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The consumer price index posted a unexpectedly small rise of 0.2 percent in July from the previous year as new index components, including flat-screen televisions, pushed it down and forced past readings to be downgraded, the government said Friday.

At the same time, the core nationwide CPI, excluding perishables, rose for a second consecutive month, bolstering distant views that the economy is emerging from deflation, albeit weakly.

But another change — the replacement of the base year for the CPI index — forced past readings to be revised downward, casting doubt on the government’s preparations to declare deflation finally dead.

“The past CPI data were revised by around 0.5 percentage point with the change of the base year,” a ministry official said. “One of the reasons for the downward revisions is that consumer spending concentrated on products showing sharp price falls.”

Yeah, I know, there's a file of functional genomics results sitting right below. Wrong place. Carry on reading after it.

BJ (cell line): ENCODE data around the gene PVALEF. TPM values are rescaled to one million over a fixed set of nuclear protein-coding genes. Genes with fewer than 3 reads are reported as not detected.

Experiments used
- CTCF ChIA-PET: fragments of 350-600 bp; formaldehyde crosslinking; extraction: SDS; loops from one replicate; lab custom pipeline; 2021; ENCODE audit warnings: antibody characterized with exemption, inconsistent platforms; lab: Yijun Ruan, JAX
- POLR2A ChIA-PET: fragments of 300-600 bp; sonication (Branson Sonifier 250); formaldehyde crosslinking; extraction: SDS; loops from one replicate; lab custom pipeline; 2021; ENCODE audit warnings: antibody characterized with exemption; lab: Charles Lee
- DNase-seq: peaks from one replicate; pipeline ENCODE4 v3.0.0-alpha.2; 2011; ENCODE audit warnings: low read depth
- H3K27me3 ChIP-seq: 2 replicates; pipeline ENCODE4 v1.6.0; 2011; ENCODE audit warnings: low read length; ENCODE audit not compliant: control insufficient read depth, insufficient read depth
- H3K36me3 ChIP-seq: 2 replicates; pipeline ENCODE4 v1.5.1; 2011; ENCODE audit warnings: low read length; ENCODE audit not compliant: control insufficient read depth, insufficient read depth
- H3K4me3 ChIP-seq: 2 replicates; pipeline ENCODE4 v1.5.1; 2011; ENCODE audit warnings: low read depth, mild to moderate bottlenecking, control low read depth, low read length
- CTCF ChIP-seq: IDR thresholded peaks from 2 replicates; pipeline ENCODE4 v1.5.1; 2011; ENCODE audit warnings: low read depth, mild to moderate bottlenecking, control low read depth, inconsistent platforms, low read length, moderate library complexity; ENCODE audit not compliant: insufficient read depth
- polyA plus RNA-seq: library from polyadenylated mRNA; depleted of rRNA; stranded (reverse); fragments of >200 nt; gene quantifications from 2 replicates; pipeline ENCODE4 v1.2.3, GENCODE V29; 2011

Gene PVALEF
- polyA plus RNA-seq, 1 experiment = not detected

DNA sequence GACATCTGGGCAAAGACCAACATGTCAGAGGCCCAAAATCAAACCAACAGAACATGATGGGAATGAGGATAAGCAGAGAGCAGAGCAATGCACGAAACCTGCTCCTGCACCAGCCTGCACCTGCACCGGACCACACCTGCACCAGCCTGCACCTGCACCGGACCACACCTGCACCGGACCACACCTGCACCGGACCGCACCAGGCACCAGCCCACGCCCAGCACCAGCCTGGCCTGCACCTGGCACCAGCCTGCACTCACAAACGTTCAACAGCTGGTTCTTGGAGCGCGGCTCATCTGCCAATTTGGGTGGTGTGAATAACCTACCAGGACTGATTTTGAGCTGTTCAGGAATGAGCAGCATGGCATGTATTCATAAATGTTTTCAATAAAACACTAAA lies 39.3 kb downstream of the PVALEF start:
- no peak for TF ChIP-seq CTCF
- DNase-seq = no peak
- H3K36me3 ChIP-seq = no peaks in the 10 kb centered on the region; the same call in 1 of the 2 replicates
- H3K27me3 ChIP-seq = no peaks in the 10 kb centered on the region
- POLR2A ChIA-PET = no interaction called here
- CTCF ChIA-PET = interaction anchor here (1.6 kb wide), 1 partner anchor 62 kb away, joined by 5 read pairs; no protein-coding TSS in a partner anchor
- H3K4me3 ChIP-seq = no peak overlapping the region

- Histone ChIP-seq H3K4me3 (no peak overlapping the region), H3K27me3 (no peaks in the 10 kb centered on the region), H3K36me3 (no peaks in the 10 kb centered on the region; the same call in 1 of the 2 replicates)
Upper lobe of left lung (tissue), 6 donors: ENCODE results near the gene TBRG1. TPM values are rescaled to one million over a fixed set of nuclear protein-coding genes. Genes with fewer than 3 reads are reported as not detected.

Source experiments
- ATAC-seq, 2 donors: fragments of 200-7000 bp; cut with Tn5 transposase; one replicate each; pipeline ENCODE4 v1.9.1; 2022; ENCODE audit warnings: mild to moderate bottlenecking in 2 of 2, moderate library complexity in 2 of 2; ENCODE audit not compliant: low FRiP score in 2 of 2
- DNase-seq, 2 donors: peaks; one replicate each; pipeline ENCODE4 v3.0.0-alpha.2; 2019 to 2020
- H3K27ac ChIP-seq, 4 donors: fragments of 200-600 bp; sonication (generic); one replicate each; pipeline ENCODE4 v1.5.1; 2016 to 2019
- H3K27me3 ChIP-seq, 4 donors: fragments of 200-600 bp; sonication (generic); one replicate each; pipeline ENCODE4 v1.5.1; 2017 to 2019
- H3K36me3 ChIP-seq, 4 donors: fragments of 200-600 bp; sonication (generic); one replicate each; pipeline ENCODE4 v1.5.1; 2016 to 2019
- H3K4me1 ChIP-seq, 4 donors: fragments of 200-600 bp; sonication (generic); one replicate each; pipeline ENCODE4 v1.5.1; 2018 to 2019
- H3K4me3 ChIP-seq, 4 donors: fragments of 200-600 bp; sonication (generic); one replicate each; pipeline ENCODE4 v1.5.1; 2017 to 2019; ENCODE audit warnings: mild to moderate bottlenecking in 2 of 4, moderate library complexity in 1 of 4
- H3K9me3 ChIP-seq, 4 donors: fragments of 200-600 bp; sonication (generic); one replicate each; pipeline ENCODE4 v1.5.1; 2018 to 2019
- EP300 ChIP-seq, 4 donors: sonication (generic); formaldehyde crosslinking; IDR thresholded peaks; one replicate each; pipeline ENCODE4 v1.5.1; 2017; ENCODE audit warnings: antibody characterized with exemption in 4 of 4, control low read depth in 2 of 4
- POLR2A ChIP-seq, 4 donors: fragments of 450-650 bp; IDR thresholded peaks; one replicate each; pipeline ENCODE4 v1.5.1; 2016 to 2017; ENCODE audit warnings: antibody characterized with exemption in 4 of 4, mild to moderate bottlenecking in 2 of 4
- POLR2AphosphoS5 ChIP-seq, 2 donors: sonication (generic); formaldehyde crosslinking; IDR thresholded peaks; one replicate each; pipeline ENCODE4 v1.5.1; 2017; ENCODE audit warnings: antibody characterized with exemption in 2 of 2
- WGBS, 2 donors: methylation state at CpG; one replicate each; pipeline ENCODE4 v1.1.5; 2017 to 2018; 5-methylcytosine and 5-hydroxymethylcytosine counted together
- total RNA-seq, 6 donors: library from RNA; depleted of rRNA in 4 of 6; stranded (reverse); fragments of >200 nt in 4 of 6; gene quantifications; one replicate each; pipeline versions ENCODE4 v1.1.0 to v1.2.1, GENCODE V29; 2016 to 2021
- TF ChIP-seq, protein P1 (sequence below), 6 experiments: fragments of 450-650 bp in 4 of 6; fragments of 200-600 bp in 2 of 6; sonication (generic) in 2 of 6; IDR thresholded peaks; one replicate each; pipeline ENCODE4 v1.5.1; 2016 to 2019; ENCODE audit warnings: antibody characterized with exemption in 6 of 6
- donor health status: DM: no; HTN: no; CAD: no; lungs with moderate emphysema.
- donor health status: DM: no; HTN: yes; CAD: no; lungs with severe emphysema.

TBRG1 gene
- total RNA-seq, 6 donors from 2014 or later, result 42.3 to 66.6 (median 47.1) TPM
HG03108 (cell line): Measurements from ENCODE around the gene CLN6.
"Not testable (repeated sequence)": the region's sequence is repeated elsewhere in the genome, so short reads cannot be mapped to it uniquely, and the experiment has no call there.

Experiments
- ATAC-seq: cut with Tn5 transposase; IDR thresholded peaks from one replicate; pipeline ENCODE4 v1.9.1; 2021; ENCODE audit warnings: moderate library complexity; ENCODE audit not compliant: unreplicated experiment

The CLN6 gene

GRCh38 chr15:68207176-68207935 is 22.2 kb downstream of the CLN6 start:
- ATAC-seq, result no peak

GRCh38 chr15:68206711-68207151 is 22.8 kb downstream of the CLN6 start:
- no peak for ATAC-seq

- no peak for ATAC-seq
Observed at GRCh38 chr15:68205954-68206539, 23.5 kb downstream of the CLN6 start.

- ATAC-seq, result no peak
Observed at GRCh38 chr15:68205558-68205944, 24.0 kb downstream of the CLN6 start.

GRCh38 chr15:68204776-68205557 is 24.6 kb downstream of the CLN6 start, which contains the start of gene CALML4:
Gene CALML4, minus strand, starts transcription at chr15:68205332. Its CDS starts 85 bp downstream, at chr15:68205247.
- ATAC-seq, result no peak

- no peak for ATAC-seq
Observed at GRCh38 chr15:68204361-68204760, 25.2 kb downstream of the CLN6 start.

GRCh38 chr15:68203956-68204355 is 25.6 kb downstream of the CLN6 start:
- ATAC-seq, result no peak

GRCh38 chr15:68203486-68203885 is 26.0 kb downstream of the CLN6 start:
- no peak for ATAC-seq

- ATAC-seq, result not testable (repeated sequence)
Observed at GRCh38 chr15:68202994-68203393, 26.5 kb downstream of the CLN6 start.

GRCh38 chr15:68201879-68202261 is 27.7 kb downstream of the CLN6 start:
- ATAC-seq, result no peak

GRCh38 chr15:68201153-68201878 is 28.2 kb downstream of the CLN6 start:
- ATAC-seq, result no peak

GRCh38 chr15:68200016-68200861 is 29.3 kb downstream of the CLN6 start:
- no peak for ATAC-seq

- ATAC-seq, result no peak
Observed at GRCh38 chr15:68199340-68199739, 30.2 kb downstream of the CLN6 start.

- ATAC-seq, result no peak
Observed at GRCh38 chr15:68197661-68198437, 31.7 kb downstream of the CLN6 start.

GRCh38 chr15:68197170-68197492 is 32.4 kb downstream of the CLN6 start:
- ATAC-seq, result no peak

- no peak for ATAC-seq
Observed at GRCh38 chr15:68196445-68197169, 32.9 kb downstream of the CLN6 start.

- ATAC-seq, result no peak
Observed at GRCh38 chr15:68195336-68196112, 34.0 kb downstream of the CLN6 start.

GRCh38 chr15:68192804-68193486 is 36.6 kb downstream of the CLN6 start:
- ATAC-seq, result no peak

LCD TVs and DVD recorders are some of the new components logging price falls.

The core CPI registered 100.1 in the reporting month against the base of 100 for 2005, the Internal Affairs and Communications Ministry said in the preliminary report.

The market was expecting an average rise of 0.5 percent.

The base year switch to 2005 was carried out following a periodic change in CPI components that is conducted every five years.

This caused past CPI readings to be downgraded.

The May CPI, for example, was revised to a reading of unchanged instead of 0.6 percent growth, and the June CPI was slashed to a rise of 0.2 percent instead of 0.6 percent.

Private-sector economists were expecting the CPI data to be downgraded by only 0.2 to 0.3 percentage point after the new base year was applied. This has led some to warn of repercussions should the government decide to declare the end of deflation.

Takuji Aida, chief economist at Barclays Capital Japan Ltd., said the latest data suggest the Bank of Japan shouldn’t rush to hike interest rates.

Friday’s release of the CPI data also marked the government’s first official release of a more internationally prominent CPI reading that excludes food and energy prices. This reading fell 0.3 percent in July for the seventh consecutive monthly drop.

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